It doesn't have to be that way. The proprietary Chromium-based browser Opera (which I do not recommend using) includes what Opera calls a "browser VPN" which provides the same type of encrypted proxy connection as other VPNs but is restricted to only affect Opera's web traffic. On the other end, the Tails operating system routes all traffic through Tor.

I don't have a lot of analysis to give on this matter, but I think it's worth mentioning. A system-wide proxy can help prevent you from accidentally leaking information by not sending it through the proxy. On the other hand, if all traffic goes through the proxy, that might include identifying information you didn't want to share over the VPN.

Software and Ease-of-Use

Again, this is about defaults because anyone can write VPN software or software that uses the Tor network.

On common GNU/Linux distributions, OpenVPN is often included in the default desktop installation, as part of NetworkManager. It can be configured like the rest of your network settings. On other platforms, you will probably need to download additional software to use good protocols like OpenVPN.

Many VPN providers have their own program you can install and run to connect to their VPN. Some are free software, but I would guess most are nonfree. They also may only be available on some platforms (like Windows). There is free software that can be used on all major platforms to connect to VPNs using OpenVPN or other protocols, but this may not be as hassle-free as your provider's official client.

Tor is free software. The main way to use Tor to browse the web is with the Tor Browser program, which is a modified version of Mozilla Firefox with more privacy-conscious settings and tweaks that runs on the Tor network. Tor Browser is free software. It's very easy to use - just download and run! (I do recommend changing the security settings, though, as the default prioritizes ease-of-use over security. Click the little shield to the right side of the URL bar to access these settings.)

Using Tor with other applications is harder because it involves configuring proxy settings in those applications, and it may involve the use of the command line.

Using a VPN and Tor Together

Sometimes people talk about this, so I figured I should explain.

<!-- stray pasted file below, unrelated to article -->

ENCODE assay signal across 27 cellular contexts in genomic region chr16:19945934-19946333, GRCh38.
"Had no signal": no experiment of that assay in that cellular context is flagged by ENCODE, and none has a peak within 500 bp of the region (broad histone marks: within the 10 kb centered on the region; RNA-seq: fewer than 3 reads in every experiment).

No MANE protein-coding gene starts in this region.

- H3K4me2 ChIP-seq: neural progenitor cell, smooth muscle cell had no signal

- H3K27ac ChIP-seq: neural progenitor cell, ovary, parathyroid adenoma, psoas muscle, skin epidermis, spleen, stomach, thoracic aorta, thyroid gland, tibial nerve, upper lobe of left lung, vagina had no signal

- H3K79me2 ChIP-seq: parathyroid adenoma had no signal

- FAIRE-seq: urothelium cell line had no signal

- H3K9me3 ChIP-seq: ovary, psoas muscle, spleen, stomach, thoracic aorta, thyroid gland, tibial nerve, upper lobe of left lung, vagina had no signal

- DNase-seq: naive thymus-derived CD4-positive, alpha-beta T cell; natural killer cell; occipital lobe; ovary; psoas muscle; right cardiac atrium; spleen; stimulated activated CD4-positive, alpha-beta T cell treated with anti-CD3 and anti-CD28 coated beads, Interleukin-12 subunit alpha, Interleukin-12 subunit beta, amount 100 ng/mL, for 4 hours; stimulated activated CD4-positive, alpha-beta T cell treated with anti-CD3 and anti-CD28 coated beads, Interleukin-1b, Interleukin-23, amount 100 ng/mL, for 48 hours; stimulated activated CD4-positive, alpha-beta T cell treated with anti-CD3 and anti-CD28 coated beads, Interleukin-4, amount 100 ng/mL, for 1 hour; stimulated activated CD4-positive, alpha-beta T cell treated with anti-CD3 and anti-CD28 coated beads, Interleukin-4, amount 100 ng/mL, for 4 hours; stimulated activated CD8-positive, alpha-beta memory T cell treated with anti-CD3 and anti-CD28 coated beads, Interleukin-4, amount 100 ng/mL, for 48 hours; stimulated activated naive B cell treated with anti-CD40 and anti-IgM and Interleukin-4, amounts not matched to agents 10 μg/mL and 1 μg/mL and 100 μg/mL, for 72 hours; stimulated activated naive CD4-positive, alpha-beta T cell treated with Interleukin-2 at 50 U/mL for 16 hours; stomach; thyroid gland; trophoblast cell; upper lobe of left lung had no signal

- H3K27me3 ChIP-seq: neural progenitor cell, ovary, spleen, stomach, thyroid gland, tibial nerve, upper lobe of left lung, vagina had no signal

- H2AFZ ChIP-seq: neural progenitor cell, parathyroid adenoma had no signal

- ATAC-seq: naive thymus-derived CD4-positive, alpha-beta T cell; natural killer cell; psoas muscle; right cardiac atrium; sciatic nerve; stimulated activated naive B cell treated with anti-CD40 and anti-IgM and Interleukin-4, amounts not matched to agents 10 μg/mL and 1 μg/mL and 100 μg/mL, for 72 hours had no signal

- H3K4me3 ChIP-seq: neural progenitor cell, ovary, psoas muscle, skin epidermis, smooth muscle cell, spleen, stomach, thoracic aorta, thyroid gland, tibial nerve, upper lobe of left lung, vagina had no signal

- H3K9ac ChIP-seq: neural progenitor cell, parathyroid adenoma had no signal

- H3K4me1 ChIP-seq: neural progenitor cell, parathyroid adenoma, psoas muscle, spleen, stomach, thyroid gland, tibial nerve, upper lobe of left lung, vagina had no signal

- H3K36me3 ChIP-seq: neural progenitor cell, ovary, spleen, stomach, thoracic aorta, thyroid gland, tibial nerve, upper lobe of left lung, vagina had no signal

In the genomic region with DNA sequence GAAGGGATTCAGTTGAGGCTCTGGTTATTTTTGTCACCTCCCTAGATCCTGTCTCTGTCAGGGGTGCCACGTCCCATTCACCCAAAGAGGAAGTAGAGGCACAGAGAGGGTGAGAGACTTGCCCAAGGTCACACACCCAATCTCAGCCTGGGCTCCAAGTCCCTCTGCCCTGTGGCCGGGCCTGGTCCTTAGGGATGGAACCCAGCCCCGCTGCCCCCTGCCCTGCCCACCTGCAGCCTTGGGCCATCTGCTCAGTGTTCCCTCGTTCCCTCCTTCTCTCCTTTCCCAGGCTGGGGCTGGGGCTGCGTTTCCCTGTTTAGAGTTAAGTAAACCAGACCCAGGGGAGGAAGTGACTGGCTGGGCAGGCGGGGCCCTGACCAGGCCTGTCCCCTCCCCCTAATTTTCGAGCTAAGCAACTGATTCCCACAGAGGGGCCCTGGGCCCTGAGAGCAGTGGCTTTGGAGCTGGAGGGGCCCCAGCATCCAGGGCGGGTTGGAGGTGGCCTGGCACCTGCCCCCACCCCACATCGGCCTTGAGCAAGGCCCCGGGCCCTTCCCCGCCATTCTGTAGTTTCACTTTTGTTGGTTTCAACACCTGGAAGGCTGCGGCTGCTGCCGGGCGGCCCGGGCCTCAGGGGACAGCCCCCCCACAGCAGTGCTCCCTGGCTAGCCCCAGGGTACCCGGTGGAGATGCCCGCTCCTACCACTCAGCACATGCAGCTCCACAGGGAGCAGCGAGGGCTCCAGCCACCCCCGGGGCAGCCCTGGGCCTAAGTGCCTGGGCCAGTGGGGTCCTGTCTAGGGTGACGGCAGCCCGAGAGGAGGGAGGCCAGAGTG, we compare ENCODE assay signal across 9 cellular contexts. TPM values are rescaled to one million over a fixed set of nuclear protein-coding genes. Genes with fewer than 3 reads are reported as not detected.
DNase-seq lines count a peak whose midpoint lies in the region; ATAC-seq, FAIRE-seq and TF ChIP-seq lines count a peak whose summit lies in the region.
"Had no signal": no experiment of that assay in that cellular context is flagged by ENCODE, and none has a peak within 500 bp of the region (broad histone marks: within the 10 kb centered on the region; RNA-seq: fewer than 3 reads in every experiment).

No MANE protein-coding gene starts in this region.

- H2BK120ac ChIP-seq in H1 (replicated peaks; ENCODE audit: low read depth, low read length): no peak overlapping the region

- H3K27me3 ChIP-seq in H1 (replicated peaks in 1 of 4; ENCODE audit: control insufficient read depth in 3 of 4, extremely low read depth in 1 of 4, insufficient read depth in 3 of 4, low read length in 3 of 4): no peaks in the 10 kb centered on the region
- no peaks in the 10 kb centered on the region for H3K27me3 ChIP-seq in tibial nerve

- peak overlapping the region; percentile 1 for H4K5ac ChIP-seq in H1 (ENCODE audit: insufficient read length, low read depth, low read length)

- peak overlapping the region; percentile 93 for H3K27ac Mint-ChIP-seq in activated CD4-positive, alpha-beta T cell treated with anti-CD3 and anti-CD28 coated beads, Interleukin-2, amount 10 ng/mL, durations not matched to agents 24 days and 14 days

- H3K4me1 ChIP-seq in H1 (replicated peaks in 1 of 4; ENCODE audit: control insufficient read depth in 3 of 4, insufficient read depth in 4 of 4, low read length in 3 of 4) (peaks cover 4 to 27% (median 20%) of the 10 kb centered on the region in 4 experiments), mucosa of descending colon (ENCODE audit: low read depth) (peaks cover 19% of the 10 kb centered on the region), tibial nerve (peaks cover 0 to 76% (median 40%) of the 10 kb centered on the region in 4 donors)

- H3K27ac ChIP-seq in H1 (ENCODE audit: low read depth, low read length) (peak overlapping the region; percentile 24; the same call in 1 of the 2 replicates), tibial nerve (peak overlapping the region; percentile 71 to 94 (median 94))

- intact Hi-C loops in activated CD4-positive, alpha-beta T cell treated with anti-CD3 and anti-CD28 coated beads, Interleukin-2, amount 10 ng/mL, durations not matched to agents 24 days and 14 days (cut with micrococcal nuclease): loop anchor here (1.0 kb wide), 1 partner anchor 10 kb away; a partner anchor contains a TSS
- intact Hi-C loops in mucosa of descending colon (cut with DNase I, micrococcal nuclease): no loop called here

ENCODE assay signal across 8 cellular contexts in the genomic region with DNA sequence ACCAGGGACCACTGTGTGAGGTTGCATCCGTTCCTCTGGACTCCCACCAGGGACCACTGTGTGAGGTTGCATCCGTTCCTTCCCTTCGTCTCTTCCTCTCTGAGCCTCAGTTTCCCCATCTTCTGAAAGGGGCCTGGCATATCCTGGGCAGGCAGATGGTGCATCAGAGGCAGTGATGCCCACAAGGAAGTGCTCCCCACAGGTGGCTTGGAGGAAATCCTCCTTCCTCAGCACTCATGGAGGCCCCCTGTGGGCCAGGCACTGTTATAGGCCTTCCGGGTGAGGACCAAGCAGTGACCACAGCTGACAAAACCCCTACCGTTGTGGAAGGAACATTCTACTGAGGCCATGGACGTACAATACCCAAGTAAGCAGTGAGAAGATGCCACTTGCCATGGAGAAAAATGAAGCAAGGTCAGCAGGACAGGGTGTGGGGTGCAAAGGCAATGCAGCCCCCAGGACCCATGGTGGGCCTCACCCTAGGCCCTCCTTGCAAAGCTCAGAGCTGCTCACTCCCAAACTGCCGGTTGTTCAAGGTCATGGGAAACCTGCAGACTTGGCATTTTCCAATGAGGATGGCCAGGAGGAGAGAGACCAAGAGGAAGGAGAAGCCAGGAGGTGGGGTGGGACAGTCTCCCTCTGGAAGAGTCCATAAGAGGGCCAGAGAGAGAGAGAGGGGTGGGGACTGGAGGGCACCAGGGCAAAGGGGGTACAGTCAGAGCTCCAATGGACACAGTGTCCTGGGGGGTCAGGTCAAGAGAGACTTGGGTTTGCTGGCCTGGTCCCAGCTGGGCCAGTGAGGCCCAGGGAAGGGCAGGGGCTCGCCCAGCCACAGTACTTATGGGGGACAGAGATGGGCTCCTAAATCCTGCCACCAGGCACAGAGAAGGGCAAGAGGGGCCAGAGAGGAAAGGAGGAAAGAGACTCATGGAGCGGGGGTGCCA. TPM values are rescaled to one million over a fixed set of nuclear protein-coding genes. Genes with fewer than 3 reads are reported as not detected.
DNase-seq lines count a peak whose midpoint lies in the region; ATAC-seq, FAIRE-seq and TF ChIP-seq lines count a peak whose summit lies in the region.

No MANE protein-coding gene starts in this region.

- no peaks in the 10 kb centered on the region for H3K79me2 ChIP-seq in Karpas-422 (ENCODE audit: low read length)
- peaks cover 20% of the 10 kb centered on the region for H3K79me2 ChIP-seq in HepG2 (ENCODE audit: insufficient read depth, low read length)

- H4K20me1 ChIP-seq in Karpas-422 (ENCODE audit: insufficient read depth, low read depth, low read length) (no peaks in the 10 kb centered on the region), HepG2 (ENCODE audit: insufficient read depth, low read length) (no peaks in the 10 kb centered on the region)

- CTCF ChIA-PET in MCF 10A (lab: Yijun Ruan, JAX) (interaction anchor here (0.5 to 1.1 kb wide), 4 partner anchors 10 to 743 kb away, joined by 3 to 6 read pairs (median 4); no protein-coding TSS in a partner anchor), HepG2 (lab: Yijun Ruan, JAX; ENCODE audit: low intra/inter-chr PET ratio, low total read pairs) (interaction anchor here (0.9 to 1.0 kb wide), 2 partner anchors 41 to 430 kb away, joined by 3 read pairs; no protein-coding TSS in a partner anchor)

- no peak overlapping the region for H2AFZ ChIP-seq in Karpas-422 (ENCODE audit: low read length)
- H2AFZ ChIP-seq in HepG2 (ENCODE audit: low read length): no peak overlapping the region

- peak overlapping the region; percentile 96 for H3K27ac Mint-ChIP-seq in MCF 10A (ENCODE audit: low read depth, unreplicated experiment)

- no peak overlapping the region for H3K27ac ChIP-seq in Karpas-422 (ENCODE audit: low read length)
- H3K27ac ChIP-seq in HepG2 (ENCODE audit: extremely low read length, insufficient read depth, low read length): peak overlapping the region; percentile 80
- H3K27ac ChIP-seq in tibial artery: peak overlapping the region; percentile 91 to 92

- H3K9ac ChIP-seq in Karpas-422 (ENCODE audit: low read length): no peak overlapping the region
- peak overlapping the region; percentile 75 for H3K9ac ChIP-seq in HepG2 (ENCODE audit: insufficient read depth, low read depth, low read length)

Tor over VPN

In this case, your traffic looks like:

You - VPN - Tor - Server

Some people say that you should never connect to Tor directly because you don't want your ISP to know you're using Tor. But VPNs, being more mainstream, will be less suspicious to your ISP. There may be some truth to this argument. Generally when people say this, they follow it up with a link to a VPN service that sponsors their page. This makes this argument more suspect.

In this situation, using Tor bridges (which are not publicly listed) and pluggable transports (which try to obfuscate the fact that you're using Tor) can help, without you having to pay for a VPN service.

Here's a relevant post.

If you want to do this anyway, here's how:

  1. Connect to your VPN
  2. Connect to Tor (using Tor Browser, for instance)

That's it. Your ISP will see that you're using your VPN but not the nature of the traffic. The VPN server will know you're using Tor, but not what you're doing. Tor works as normal - no one knows both who you are and what you're doing.

VPN over Tor

In this case, your traffic looks like:

You - Tor - VPN - Server

Don't do this.

The use case for this would be something like, your ISP blocks normal VPNs but not Tor (which would be very strange), or you need to use a specific VPN server, but you want to access it anonymously. Since you (generally, at least) need to authenticate yourself to a VPN server to use it, this use case doesn't really make sense.

This would also be a lot easier to misconfigure, and authenticating yourself to the VPN server defeats the point of using Tor to connect to it. Just don't do it.

Conclusions and Notes

Reasons to use Tor instead of a VPN

Reasons to use a VPN instead of Tor

Overall Conclusion

You should use Tor for most purposes where anonymity is desired, but Tor is just not well-suited for some activities, like torrenting.